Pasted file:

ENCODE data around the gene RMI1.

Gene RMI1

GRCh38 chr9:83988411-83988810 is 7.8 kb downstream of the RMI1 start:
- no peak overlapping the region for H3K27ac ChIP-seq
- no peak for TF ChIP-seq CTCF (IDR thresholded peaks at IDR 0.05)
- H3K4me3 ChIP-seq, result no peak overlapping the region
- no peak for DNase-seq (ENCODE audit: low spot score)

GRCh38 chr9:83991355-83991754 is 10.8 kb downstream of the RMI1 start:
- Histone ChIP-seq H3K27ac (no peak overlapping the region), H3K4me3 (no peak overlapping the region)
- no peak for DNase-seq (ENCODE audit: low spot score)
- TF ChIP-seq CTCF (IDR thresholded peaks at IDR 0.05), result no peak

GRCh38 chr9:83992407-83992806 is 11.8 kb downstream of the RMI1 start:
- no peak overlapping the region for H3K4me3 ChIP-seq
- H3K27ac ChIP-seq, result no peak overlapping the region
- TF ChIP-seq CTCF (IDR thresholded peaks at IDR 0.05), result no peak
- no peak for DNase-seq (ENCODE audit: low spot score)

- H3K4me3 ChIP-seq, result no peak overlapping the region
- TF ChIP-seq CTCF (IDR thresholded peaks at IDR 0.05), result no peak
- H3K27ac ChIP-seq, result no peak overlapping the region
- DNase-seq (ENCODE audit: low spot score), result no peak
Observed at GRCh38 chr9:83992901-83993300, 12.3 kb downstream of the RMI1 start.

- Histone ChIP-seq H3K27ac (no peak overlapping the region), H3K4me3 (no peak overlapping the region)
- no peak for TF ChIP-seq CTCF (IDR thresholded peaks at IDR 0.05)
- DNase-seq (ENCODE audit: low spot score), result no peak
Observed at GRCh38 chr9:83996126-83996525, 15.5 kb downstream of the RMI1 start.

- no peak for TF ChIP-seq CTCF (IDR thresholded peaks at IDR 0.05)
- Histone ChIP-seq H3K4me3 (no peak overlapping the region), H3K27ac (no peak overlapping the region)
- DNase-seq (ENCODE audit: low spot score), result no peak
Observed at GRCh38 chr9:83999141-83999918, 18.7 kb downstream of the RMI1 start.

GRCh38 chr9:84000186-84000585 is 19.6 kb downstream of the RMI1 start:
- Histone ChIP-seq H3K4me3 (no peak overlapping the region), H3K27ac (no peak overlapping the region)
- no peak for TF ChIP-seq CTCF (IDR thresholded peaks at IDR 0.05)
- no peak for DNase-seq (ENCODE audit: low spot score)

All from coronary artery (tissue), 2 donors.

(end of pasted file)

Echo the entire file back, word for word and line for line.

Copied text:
ENCODE data around the gene RMI1.

Gene RMI1

GRCh38 chr9:83988411-83988810 is 7.8 kb downstream of the RMI1 start:
- no peak overlapping the region for H3K27ac ChIP-seq
- no peak for TF ChIP-seq CTCF (IDR thresholded peaks at IDR 0.05)
- H3K4me3 ChIP-seq, result no peak overlapping the region
- no peak for DNase-seq (ENCODE audit: low spot score)

GRCh38 chr9:83991355-83991754 is 10.8 kb downstream of the RMI1 start:
- Histone ChIP-seq H3K27ac (no peak overlapping the region), H3K4me3 (no peak overlapping the region)
- no peak for DNase-seq (ENCODE audit: low spot score)
- TF ChIP-seq CTCF (IDR thresholded peaks at IDR 0.05), result no peak

GRCh38 chr9:83992407-83992806 is 11.8 kb downstream of the RMI1 start:
- no peak overlapping the region for H3K4me3 ChIP-seq
- H3K27ac ChIP-seq, result no peak overlapping the region
- TF ChIP-seq CTCF (IDR thresholded peaks at IDR 0.05), result no peak
- no peak for DNase-seq (ENCODE audit: low spot score)

- H3K4me3 ChIP-seq, result no peak overlapping the region
- TF ChIP-seq CTCF (IDR thresholded peaks at IDR 0.05), result no peak
- H3K27ac ChIP-seq, result no peak overlapping the region
- DNase-seq (ENCODE audit: low spot score), result no peak
Observed at GRCh38 chr9:83992901-83993300, 12.3 kb downstream of the RMI1 start.

- Histone ChIP-seq H3K27ac (no peak overlapping the region), H3K4me3 (no peak overlapping the region)
- no peak for TF ChIP-seq CTCF (IDR thresholded peaks at IDR 0.05)
- DNase-seq (ENCODE audit: low spot score), result no peak
Observed at GRCh38 chr9:83996126-83996525, 15.5 kb downstream of the RMI1 start.

- no peak for TF ChIP-seq CTCF (IDR thresholded peaks at IDR 0.05)
- Histone ChIP-seq H3K4me3 (no peak overlapping the region), H3K27ac (no peak overlapping the region)
- DNase-seq (ENCODE audit: low spot score), result no peak
Observed at GRCh38 chr9:83999141-83999918, 18.7 kb downstream of the RMI1 start.

GRCh38 chr9:84000186-84000585 is 19.6 kb downstream of the RMI1 start:
- Histone ChIP-seq H3K4me3 (no peak overlapping the region), H3K27ac (no peak overlapping the region)
- no peak for TF ChIP-seq CTCF (IDR thresholded peaks at IDR 0.05)
- no peak for DNase-seq (ENCODE audit: low spot score)

All from coronary artery (tissue), 2 donors.